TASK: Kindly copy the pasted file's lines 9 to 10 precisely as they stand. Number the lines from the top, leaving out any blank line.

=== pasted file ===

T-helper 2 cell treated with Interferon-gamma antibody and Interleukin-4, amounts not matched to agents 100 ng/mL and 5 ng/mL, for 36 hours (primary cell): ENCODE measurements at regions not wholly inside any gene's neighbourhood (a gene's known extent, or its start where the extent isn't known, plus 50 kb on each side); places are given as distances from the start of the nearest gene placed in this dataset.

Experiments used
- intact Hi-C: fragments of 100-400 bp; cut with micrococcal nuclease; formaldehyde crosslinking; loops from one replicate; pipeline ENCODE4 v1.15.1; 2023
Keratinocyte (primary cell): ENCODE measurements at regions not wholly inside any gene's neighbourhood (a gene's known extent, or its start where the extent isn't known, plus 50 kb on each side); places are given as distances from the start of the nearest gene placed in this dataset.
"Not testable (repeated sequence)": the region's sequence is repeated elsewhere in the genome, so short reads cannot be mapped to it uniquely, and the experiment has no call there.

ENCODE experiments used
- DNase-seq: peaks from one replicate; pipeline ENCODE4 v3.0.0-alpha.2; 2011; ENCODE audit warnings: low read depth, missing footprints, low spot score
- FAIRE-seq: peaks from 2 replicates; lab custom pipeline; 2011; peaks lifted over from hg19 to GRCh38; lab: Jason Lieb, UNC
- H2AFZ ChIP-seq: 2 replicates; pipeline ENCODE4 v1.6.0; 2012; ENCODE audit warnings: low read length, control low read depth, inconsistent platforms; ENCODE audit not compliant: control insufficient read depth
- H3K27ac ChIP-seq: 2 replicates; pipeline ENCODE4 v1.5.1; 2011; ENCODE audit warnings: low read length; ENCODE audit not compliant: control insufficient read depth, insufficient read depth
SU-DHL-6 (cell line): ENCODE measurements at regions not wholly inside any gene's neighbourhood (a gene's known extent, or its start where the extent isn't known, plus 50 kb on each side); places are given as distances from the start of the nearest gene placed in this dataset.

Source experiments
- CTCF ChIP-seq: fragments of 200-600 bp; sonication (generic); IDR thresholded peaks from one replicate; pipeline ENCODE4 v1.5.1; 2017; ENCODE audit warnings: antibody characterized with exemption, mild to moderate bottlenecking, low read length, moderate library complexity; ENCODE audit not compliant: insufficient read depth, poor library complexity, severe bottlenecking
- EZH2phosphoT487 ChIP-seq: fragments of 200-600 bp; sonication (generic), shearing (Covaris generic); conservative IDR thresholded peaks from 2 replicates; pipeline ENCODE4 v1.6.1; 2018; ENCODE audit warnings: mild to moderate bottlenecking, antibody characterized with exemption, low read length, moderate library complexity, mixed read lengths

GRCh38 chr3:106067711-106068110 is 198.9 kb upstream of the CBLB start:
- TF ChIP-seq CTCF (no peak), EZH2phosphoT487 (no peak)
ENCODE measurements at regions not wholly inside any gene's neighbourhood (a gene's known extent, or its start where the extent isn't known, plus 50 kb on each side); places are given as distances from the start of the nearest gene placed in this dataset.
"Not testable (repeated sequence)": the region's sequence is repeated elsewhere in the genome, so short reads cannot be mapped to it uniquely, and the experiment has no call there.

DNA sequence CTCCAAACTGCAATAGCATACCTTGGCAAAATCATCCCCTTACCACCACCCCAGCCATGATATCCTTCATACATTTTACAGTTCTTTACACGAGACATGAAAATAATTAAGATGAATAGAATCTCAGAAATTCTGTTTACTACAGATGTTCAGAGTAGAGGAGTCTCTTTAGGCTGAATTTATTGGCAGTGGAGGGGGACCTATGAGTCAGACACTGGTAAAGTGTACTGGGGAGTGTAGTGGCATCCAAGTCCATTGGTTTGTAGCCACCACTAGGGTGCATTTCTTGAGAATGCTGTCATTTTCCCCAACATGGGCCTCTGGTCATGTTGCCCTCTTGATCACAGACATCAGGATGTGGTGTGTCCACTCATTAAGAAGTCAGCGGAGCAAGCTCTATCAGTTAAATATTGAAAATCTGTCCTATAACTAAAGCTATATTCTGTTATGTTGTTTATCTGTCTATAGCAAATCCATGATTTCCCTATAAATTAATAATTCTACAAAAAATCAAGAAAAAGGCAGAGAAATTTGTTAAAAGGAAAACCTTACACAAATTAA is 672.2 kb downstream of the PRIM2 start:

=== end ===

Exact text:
- H2AFZ ChIP-seq: 2 replicates; pipeline ENCODE4 v1.6.0; 2012; ENCODE audit warnings: low read length, control low read depth, inconsistent platforms; ENCODE audit not compliant: control insufficient read depth
- H3K27ac ChIP-seq: 2 replicates; pipeline ENCODE4 v1.5.1; 2011; ENCODE audit warnings: low read length; ENCODE audit not compliant: control insufficient read depth, insufficient read depth